Note: The following essay took first place in Fresh Ink for Teen’s annual writing contest, the Norman E. Alexander Award for Excellence in Jewish Student Writing. This year, students were asked to write about an inspiring American Jewish woman. Nearly 70 entries were received. The winner took home a prize of $500.
After a long day in school, my favorite thing to do is come home, unplug and relax. My guilty pleasure involves connecting to Wi-Fi, logging into Netflix and watching “Friends,” my favorite show. It just so happens that if it weren’t for Hedy Lamarr, my guilty pleasure probably wouldn’t exist. What I have come to learn is that there isn’t a TV show as intriguing as the real-life story of Hedy Lamarr. Most people don’t know that in addition to her astonishing beauty, Lamarr’s head was also chock full of brains. She was more than just a top WWII pin-up girl and a manifestation of Hollywood glamour. Lamarr’s intelligence far surpassed her pin-up poster image. She experienced more drama, pain, and trouble than anyone can ever pack into a trumped-up Hollywood film.
At the young age of 18, Lamarr, a successful screen actress in Germany, married an Austrian military industrialist fifteen years her senior. Lamarr’s husband quickly put the kibosh on her acting career. He was a military arms dealer with direct ties to Hitler, Mussolini and their respective fascist governments. German leaders routinely visited Lamarr’s home to discuss defense forces with her husband, Friedrich Mandl. Little did anyone know, the young bride was paying close attention and concocting inventions in her own mind. Desperate to escape her abusive, controlling husband, Lamarr devised a plan. On Aug. 10, 1933, she convinced her husband to let her wear all her jewelry out. However, instead of returning home, she ran away with all her jewels and plans for a new future.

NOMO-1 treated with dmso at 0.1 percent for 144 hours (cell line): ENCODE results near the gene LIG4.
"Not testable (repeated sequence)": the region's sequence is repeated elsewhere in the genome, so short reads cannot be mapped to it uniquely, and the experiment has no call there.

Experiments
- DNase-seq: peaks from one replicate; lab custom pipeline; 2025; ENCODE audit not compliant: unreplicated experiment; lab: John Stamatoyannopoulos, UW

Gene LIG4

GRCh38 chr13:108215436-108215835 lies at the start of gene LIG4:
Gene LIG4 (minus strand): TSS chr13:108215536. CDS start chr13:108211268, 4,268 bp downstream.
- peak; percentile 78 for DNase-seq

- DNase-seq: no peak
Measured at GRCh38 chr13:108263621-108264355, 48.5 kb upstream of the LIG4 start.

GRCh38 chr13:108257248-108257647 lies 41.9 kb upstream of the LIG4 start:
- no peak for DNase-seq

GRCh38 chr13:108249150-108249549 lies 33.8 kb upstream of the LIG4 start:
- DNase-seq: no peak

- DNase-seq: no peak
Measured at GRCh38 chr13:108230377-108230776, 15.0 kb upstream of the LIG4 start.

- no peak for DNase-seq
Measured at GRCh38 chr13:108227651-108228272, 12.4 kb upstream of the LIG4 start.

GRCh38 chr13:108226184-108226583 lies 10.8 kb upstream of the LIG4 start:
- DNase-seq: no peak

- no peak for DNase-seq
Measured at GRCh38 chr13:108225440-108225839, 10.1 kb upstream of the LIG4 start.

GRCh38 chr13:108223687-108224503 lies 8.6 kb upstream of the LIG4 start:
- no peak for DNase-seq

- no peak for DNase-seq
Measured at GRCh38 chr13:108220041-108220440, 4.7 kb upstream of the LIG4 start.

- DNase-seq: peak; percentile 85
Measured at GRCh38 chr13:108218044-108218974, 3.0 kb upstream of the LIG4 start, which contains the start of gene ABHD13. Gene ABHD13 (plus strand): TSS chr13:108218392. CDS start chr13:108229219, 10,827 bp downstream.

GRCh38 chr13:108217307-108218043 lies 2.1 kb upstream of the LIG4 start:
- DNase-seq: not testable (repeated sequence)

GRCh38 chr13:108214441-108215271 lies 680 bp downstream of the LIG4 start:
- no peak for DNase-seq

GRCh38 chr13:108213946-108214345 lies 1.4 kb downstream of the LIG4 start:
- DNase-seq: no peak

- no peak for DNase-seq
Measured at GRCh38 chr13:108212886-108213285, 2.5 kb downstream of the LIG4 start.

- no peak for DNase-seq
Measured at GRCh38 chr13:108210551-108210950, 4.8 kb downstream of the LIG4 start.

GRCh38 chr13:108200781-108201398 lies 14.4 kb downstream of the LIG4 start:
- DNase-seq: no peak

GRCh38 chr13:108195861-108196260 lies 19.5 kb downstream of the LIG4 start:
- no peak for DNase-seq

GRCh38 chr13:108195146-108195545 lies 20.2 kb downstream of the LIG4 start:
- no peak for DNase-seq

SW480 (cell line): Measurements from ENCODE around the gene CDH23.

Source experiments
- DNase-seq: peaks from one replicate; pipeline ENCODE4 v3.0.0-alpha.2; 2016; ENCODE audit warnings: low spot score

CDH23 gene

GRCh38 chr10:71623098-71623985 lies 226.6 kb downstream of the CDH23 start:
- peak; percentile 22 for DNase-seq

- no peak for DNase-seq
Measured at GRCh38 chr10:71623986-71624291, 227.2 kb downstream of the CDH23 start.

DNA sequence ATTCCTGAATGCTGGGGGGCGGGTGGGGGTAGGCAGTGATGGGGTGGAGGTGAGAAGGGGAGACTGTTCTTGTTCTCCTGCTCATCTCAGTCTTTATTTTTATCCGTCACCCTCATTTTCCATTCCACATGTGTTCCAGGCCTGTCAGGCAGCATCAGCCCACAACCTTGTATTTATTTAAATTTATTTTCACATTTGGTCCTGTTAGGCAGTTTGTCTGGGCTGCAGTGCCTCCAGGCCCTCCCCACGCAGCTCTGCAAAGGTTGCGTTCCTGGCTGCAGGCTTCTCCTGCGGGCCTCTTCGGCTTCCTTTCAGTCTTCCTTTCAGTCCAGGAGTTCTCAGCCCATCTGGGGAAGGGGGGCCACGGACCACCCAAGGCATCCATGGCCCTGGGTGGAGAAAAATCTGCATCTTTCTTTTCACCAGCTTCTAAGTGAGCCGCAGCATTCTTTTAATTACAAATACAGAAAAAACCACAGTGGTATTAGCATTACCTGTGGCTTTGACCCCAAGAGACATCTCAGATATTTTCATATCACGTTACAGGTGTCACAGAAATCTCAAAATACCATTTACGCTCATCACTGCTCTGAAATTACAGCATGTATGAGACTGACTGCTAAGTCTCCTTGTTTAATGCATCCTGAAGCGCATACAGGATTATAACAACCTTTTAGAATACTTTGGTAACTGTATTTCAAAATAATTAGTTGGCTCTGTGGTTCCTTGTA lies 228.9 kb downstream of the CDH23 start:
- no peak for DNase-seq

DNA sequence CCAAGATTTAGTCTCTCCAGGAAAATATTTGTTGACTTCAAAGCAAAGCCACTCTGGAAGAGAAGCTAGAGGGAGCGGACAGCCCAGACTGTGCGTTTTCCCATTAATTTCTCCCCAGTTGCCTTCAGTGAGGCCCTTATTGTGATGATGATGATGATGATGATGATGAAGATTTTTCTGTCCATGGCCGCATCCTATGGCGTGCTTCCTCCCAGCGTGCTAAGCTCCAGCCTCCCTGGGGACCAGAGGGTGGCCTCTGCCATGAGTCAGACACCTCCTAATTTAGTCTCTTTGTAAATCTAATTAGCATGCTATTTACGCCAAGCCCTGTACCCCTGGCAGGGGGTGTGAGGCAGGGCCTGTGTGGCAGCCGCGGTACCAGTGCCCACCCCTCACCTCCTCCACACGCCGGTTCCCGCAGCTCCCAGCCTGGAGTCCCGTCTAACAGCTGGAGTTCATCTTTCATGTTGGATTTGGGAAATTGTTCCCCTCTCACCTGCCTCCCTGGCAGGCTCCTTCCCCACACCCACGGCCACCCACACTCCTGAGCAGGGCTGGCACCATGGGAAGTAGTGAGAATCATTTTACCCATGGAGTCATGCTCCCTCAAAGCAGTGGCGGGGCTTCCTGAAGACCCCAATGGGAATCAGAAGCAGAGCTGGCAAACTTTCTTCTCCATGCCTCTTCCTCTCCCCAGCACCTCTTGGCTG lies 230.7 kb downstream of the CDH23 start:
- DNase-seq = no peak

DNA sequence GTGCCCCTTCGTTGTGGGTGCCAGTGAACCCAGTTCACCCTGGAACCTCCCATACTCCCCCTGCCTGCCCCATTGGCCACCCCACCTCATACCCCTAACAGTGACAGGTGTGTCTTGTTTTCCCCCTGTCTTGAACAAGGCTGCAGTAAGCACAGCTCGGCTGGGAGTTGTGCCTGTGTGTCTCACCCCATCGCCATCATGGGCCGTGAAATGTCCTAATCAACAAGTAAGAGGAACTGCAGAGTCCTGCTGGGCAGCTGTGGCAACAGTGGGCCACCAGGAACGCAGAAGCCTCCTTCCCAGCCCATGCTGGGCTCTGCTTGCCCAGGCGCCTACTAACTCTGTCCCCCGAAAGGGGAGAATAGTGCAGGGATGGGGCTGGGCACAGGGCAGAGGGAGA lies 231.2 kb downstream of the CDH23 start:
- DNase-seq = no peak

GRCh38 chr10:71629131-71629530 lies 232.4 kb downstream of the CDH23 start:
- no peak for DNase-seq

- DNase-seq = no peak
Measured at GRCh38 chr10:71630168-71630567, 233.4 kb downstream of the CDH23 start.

As fate would have it, Lamarr boarded a ship to the United States and met a man named Louis B. Mayer. Mayer eventually featured her in many movies, including “Samson and Delilah.” Lamarr slowly began to nurture her inner Thomas Edison, fostering all the ingenuity she learned in her previous life monitoring her horrible husband’s meetings. In her spare time, she invented machines and other creations. Her most successful patent was based on the idea of frequency hopping. This patent became the progenitor for Wi-Fi. Without Lamarr’s invention, technology might not be where it is today.
What speaks to me most about Lamarr is her incredibly abundant courage, intelligence and modesty. She abandoned the comforts of an opulent European life and started over in a new country. She also balanced a full life of acting and intellectual pursuits. Lamarr busted stereotypes. She was very successful yet humble, intelligent and stunningly gorgeous. On “The Merv Griffin Show,” the host asked her what brand of clothing she wears and what she does with her money. She simply replied that none of that matters and she’s just glad she is healthy. Like Hedy Lamarr, I hope to balance my social life with my cerebral endeavors, and I aspire to be courageous and brave. I hope this incredible Jewish heroine’s amazing story is always remembered.
Sonya Kest is a rising sophomore at Yula Girls High School in Los Angeles. Fresh Ink for Teens (freshinkforteens.com) is The Jewish Week’s online magazine for Jewish students.